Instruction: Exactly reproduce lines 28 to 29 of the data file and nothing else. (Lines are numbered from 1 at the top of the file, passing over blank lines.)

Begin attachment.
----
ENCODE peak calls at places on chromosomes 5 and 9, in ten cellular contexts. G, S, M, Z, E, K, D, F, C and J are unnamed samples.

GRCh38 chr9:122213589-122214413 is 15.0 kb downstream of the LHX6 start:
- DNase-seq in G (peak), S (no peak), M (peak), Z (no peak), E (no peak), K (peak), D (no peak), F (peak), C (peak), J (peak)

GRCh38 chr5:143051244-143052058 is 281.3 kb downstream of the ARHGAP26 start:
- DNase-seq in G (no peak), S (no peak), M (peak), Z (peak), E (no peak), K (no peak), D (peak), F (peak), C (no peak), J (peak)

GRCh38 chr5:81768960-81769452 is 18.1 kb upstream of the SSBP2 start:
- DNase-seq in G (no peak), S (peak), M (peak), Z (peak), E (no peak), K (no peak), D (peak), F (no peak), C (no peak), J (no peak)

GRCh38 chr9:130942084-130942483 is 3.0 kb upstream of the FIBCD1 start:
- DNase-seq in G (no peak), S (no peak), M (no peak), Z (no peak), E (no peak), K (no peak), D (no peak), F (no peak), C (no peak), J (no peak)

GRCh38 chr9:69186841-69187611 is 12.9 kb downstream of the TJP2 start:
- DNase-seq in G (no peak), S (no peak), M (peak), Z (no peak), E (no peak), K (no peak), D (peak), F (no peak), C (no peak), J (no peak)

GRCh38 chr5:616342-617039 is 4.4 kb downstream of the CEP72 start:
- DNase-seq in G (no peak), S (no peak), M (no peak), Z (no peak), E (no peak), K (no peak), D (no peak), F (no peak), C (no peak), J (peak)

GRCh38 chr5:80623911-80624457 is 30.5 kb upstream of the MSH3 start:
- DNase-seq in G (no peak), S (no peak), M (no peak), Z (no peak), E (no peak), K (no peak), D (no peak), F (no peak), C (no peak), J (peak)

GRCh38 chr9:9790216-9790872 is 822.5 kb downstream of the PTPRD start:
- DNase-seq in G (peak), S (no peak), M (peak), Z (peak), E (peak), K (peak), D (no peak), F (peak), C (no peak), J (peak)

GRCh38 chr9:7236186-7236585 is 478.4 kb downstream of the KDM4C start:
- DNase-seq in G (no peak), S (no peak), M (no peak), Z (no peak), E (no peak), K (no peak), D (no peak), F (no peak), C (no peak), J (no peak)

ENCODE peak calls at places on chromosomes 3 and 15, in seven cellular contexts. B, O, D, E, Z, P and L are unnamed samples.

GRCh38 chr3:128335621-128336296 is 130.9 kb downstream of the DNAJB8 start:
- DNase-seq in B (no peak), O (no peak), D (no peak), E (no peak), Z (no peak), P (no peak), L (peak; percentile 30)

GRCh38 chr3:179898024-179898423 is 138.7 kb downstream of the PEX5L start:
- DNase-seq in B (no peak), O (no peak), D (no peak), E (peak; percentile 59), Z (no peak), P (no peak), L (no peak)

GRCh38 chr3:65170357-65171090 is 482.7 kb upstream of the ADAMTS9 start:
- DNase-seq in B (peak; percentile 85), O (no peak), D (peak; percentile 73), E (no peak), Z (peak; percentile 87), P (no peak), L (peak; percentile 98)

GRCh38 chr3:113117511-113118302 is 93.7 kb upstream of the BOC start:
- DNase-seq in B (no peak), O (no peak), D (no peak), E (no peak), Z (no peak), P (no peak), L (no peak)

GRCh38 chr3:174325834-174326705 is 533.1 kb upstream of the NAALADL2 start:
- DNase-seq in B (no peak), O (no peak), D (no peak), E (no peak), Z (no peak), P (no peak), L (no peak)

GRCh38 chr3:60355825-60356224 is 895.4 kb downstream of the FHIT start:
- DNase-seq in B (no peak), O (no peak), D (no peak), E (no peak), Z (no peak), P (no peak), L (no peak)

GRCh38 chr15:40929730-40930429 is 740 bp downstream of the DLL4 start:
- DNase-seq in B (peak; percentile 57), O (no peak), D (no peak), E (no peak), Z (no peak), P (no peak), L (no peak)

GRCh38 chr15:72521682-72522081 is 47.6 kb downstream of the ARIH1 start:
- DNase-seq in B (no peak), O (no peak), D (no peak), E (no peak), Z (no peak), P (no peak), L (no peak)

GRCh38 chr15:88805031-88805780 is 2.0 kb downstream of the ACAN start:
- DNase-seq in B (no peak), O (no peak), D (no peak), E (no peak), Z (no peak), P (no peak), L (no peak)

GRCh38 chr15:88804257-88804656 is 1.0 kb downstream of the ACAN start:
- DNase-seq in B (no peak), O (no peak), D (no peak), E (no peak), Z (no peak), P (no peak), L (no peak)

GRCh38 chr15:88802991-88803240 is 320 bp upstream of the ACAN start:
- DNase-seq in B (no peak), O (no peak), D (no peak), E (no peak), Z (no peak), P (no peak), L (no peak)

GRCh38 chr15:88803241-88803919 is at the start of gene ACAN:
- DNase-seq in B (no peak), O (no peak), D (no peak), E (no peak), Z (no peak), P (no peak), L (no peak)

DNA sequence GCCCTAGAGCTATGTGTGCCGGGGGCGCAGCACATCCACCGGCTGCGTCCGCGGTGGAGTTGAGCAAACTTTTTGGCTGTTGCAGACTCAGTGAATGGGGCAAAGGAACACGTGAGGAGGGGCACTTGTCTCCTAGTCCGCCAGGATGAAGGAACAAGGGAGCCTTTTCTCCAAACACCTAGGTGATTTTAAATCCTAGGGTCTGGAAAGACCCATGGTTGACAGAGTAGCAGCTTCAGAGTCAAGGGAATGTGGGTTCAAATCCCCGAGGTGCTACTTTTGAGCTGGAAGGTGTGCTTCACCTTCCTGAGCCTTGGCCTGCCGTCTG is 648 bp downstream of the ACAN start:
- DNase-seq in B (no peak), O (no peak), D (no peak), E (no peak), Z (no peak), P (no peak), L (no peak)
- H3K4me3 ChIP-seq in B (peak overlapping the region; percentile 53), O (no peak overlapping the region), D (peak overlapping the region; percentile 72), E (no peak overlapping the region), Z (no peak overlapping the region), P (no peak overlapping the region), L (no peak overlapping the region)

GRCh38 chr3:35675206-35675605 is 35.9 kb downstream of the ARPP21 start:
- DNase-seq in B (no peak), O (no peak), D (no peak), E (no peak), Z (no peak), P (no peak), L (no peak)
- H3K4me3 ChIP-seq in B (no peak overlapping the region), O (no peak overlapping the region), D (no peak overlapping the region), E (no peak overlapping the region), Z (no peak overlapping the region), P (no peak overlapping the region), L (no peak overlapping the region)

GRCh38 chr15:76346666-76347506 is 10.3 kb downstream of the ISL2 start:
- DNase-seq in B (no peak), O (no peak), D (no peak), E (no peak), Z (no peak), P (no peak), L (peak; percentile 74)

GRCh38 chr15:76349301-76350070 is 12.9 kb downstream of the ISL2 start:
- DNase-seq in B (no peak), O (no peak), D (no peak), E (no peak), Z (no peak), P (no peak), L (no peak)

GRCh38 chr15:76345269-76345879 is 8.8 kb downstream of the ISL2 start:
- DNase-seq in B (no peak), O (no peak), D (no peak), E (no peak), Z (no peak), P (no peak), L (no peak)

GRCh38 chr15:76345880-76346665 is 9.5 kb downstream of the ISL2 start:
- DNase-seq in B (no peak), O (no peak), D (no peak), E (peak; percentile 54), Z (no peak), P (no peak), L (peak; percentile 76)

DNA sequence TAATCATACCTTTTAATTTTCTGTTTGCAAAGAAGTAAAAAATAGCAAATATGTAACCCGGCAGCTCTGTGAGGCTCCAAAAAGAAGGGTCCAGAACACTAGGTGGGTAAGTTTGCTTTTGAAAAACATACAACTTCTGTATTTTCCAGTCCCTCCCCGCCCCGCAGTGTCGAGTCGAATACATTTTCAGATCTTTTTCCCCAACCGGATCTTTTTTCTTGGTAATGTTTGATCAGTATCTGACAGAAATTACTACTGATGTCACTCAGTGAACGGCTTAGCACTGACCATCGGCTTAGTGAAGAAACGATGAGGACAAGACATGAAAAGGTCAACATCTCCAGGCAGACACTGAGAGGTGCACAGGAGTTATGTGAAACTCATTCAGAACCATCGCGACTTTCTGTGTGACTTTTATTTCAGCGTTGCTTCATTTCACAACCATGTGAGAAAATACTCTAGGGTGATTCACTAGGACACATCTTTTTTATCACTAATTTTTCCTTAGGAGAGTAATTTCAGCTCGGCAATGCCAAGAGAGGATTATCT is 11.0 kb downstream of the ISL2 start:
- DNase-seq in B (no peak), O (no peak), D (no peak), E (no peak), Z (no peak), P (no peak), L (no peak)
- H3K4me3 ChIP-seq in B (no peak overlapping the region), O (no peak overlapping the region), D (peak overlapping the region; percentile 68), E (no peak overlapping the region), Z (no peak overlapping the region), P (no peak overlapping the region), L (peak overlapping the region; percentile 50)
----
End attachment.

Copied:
- DNase-seq in B (no peak), O (no peak), D (no peak), E (no peak), Z (no peak), P (no peak), L (no peak)

GRCh38 chr3:174325834-174326705 is 533.1 kb upstream of the NAALADL2 start: